alexis rhiannon millionaire teacher

Summary List Placement
When the stock market tanked at the start of the pandemic, I watched my peers panic and pull their money out.
I considered it, too, but a lesson I learned from Andrew Hallam’s “Millionaire Teacher” convinced me to stay the course.
In his book, Hallam explaims that pulling your money from the market when it drops is akin to shunning a store’s products when they go on sale.
Instead, he recommends investing more. So that’s what I did. And now, I’ve not only recouped my losses, I’m back on the road to building wealth for retirement.
Sign up to get Personal Finance Insider’s newsletter in your inbox »

When fears about the pandemic cratered the stock market back in March of 2020, I watched many of my peers panic, pulling their money from the market to cushion themselves from losses. The temptation to do the same was strong, but luckily, I was bolstered by some reading I’d done back in 2017. 

“Millionaire Teacher: The Nine Rules of Wealth You Should Have Learned in School” by Andrew Hallam has a whole chapter dedicated to overcoming your own instincts in order to more effectively accumulate wealth, and thankfully, the memory of what I’d learned there was all the incentive I needed to grit my teeth and leave my money invested.

Why timing the market is never a good idea

The chapter is called “Conquer the Enemy in the Mirror,” and it lays out the counterintuitive way that many investors think about the market. History tells us that most investors jump into the market when it’s soaring, and jump back out when it plummets — a process called market-timing — but Hallam explains just how backward those instincts are. He compares it to shopping at a store only when the prices are highest, and shunning or even re-selling its products as soon as they go on sale.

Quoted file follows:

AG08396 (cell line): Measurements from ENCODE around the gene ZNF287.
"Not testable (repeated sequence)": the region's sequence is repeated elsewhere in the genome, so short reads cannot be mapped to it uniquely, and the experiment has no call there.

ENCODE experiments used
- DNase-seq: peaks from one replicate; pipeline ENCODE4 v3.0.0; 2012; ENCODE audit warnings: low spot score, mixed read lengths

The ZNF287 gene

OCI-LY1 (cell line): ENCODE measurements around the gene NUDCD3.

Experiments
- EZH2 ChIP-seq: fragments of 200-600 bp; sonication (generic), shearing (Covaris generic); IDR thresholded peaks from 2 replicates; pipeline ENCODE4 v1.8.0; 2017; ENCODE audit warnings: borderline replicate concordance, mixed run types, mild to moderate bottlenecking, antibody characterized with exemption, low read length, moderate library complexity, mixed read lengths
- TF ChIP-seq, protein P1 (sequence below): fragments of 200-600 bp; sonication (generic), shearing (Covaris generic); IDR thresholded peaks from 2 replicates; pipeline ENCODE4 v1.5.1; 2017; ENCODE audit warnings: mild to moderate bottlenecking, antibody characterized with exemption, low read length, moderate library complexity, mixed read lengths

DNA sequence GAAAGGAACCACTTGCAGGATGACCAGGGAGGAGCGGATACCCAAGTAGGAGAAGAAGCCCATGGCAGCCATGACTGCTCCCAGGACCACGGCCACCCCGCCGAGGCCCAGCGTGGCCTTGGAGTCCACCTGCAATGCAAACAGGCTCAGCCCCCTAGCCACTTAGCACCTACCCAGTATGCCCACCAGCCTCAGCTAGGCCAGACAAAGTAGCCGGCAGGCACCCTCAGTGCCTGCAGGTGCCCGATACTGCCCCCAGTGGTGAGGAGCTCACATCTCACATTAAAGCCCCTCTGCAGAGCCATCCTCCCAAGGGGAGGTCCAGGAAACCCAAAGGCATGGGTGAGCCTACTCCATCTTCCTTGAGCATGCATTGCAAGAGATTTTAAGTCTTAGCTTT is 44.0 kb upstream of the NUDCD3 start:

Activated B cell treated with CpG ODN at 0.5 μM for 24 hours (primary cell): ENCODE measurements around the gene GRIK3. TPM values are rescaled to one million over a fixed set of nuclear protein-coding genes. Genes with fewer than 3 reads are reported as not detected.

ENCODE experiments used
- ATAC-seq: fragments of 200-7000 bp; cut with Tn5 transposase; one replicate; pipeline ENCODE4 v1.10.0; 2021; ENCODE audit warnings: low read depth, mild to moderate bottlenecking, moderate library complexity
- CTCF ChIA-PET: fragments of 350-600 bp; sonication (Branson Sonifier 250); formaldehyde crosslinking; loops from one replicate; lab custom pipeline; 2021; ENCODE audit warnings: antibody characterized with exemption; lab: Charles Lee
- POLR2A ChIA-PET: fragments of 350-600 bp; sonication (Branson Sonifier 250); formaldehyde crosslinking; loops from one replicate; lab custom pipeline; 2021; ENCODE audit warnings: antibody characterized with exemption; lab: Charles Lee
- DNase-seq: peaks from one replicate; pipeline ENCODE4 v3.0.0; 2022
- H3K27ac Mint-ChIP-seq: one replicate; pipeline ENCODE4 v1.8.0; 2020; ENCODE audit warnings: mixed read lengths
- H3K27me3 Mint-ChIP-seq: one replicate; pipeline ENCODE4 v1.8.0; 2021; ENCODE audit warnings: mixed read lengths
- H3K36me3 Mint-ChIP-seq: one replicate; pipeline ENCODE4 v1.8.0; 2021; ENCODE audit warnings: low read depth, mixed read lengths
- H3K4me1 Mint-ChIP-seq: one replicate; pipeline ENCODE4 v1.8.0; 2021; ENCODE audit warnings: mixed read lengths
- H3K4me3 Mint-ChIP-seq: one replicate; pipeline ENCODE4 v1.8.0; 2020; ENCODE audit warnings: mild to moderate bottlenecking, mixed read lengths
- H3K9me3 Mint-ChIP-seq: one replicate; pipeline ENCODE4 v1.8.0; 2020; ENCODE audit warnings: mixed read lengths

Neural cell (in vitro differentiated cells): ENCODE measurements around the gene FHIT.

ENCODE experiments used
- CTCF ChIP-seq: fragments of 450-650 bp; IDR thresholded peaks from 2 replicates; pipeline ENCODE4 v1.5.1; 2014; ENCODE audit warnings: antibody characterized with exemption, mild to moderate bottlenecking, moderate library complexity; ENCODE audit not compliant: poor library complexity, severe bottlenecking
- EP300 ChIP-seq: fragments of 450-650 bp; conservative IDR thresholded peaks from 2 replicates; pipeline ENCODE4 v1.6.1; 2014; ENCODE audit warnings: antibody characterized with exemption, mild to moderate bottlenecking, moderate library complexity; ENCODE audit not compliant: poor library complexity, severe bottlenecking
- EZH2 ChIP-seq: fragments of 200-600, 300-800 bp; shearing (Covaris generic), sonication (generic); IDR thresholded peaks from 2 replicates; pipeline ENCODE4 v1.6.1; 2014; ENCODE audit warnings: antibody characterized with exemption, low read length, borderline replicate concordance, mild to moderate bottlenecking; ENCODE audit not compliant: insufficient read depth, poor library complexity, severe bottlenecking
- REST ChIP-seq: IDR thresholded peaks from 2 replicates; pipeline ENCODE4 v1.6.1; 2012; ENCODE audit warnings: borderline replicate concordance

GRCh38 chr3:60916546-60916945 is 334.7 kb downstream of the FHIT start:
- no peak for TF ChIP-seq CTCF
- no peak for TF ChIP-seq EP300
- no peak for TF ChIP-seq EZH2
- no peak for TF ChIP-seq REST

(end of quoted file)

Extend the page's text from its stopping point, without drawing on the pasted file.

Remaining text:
Promoter auctions off rock star guitars to keep Canyon Clubs open

Not only that, but market-timing is largely a myth, as getting in and out at the right moment comes down to luck, not skill. 

Ultimately, it’s not about timing the market, it’s about time in the market. If I’d pulled my investments the moment they started to tank last March, I might have saved myself a lot of short-term loss, sure. But I also would have missed out on long-term gains as my funds recovered themselves, which will ultimately dwarf any day-to-day movement.

A down market is a smart time to invest

As Hallam points out, young investors like me with decades before retirement should thrill when we see a drop-off, shoveling money into our portfolios instead of pulling it out in a panic, knowing that the market has nowhere to go but up. Ignore your plummeting balance and stick like glue to your dollar-cost averaging strategy. Especially in volatile times, these are the moves that reward the disciplined investor: the only way you can be sure …read more

Source:: Business Insider

      

(Visited 3 times, 1 visits today)
News

Leave a Reply

Your email address will not be published. Required fields are marked *